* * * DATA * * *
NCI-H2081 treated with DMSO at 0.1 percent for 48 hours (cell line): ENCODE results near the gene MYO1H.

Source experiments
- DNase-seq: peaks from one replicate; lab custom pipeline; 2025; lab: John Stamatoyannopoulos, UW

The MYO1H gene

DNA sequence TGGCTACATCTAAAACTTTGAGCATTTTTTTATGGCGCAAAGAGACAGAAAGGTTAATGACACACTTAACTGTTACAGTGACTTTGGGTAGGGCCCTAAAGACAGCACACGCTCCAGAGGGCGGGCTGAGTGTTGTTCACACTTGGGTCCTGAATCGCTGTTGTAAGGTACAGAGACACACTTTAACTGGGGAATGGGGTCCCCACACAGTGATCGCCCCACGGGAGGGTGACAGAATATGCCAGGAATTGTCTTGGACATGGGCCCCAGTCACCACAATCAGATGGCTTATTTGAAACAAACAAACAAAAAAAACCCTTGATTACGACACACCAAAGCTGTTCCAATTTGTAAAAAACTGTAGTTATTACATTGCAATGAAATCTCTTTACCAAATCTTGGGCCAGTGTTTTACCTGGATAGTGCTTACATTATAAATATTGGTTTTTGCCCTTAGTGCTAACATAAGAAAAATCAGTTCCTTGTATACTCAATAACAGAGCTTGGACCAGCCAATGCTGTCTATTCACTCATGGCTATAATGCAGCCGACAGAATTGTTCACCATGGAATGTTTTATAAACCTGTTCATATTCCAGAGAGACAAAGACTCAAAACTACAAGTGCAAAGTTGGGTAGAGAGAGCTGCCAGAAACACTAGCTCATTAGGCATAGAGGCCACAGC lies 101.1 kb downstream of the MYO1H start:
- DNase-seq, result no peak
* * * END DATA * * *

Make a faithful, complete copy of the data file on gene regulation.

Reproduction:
NCI-H2081 treated with DMSO at 0.1 percent for 48 hours (cell line): ENCODE results near the gene MYO1H.

Source experiments
- DNase-seq: peaks from one replicate; lab custom pipeline; 2025; lab: John Stamatoyannopoulos, UW

The MYO1H gene

DNA sequence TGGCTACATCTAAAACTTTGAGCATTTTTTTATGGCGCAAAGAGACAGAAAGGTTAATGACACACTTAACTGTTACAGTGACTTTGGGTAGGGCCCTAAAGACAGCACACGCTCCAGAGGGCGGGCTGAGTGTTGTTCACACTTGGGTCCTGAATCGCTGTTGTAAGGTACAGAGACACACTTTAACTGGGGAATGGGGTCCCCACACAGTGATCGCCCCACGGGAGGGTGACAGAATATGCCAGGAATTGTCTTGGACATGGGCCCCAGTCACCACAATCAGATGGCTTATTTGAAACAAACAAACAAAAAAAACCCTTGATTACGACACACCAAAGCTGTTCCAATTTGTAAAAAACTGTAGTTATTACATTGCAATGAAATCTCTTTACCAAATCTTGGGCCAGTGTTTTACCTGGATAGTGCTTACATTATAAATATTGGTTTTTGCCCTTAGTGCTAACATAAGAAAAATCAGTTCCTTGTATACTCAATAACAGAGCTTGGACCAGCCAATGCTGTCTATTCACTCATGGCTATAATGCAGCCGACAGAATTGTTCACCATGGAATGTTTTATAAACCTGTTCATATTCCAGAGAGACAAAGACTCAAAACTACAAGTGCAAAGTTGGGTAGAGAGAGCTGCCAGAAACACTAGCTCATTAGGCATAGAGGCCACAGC lies 101.1 kb downstream of the MYO1H start:
- DNase-seq, result no peak